Tuesday, July 18, 2006

I'm a 7 atmosphere girl now.

A little bit about my latest dive. I am a trained amateur, don't try this at home.

The day was magical and the butterflies were frolicking and my hubbie and I were eagerly driving though the wilderness known as Eagle's Nest. Bump, bump, bump through the 19 miles of packed limestone.

The only thing that stood in our way now was some soft sugar-sand. Though the road has been improved, there's 2 spots of deep sugar sand that make me feel like a young girl headed to a bar with a Fake ID....you hope you get in, but you are never really sure until you are past the bouncer.

We are the only folks there and get ready quickly. We each take our AL80 stage bottles (filled with 30% nitrox good to about 140') and our AL40 deco bottles (these are in the stories of all diving accidents where the unlucky diver always has "oxygen" tanks) filled with oxygen (can't take this deeper than 20'). We then gear up with our doubles, our HID lights, our 2 back-up lights, safety reels, and so much exposure protection I feel like the Pillsbury Doughboy. We are also sporting our new Nitek computers that will aid greatly in managing these multiple gasses. Did I mention that one should not try this at home? Seriously, only a suicidal fool would even think of doing this kind of dive on a single tank.

After a not-so-quick bubble check and the other customary checks & drills, we start our descent. The surface basin reeks of algae and mung. I am amazed that the fish can survive in such scum and I think back to when I had an aquarium and realize that it was CLEAN! Mike leads us to the "the chimney" and we drop our deco bottles close by. Well, we don't actually "drop" them...there are eye bolts drilled into a fallen log and we clip them to these. If you've never seen the chimney before, you've seen it before...unless you were born breech. Yes, that's exactly what it looks like, and its about 70 feet deep until we reach the ballroom. Its pretty neat going down the chimney, because you work on not hitting the sides with your fins or hands while trying to clear at the same time. Once past the chimney, it goes from the tight hole to a huge room....its probably as large as the Ice Palace and the water is so clear its invisible. You really do feel like you are flying through there. We don't have time to play now though and we rush down to the top of the mound to drop (uh, I mean carefully place) our stage bottles there. For the non-divers who might happen to still be reading this, we don't take that tank deeper because the oxygen content would be toxic at a deep depth. That bottle just waits there for us to return.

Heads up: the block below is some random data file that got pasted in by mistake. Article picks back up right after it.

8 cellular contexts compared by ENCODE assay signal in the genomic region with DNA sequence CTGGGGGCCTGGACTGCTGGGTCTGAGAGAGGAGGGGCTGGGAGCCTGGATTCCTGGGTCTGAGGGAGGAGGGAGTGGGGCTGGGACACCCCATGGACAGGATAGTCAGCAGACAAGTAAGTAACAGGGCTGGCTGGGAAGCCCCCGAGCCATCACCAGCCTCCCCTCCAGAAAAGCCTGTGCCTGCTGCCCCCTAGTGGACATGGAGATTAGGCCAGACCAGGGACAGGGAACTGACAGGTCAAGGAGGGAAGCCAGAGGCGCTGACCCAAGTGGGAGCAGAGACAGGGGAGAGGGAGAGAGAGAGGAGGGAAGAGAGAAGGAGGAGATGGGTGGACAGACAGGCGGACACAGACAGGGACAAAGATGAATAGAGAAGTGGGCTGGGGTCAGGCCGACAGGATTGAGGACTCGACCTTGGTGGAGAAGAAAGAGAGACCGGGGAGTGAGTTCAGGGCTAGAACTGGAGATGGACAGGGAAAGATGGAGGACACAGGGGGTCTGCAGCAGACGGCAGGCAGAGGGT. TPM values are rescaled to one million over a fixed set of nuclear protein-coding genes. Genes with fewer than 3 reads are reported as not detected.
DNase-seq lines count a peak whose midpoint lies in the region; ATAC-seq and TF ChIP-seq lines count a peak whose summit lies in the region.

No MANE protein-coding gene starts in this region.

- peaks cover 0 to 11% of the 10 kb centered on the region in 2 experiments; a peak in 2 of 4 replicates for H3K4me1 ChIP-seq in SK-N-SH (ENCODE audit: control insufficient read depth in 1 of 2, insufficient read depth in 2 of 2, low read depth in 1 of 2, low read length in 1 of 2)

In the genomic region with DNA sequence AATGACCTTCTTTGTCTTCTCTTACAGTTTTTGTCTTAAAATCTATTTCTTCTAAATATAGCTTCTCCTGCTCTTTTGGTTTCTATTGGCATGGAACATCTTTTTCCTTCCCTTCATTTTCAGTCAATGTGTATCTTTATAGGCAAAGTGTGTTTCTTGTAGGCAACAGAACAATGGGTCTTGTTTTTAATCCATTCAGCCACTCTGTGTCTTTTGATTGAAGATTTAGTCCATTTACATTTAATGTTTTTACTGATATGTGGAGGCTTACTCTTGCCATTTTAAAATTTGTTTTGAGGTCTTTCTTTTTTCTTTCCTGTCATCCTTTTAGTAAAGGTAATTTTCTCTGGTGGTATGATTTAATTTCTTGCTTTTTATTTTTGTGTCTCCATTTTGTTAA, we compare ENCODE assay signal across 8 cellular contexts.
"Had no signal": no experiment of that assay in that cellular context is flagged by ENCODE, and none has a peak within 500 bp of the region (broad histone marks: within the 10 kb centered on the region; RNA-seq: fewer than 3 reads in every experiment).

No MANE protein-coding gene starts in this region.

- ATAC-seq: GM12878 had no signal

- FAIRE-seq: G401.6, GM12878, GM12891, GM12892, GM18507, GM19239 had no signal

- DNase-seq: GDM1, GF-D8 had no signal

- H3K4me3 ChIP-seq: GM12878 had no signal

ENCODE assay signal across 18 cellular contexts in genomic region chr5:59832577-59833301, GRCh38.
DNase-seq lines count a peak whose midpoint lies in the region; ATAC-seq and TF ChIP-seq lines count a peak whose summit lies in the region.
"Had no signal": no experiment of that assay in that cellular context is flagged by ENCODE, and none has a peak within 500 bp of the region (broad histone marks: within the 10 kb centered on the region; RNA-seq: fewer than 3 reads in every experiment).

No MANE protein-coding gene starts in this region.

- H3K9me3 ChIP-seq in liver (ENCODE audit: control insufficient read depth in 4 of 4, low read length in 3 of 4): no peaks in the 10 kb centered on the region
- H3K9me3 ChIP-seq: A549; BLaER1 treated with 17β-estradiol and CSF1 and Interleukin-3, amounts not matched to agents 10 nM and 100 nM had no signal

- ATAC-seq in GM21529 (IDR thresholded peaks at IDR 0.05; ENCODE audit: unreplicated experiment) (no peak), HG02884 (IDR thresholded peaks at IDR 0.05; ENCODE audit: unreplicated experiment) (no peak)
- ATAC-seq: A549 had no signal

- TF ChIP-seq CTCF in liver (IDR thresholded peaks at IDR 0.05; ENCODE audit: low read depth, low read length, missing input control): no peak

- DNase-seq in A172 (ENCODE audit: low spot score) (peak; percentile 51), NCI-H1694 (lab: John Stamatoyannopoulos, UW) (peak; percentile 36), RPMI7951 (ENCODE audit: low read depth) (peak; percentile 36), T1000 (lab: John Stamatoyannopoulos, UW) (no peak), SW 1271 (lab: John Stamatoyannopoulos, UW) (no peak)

Mike leads us along the upstream line and its exhilarating to watch the depth gauge read deeper and deeper. At the same time, my brain is easing into extreme euphoria and I'm a little distracted by all the pretty rocks around us. If you've ever marveled at how tall the Sears Tower is while standing below it, its the same kind of awe. The scale in Eagle's Nest is quite grand. I never understood the allure of cave diving until I realized its often like visiting the Grand Canyon. Perhaps folks from Arizona or Utah aren't as impressed, but for Floridians who are accustomed to flat, flat, flat....its tremendously breath-taking.

We make it down to our planned 200'...well, I made it just a little past that ....to 209. We know we can't go any deeper using plain old air. At this moment, we are still a few classes away from being able to use a mixture of helium that contains less that 21% which would allow us to go deeper. We hang there until our turn time of 15 minutes and start heading back. We spend some time exploring the downstream as well until we hit our thirds (cave divers always dive using the rule of thirds: one third going in, one third to go out, one third for emergencies), then head back to the mound to pick up our stage bottles and switch to that gas.

After some time spent going up very, very slowly, we are ready to start our 50' deco stop. We have to do these one at a time, since we both can't be at the same depth in the chimney. I go first and keep an eye on Mike below me as well as our other buddy above us. After 3 minutes, we all move up another 10 feet; we keep repeating the 3 minute stops each 10 feet until we get to where we dropped our oxygen bottles. Now, the big switch to that and we settle down in the muck for about 20 minutes. Not a long deco at all....helped quite a bit by the nitrox we breathed on the way up.

All in all, it was the most exciting dive I've ever done. So much cooler than seeing the same pretty fish over and over again. I'm afraid that I am really becoming a deep-water junkie.

No comments: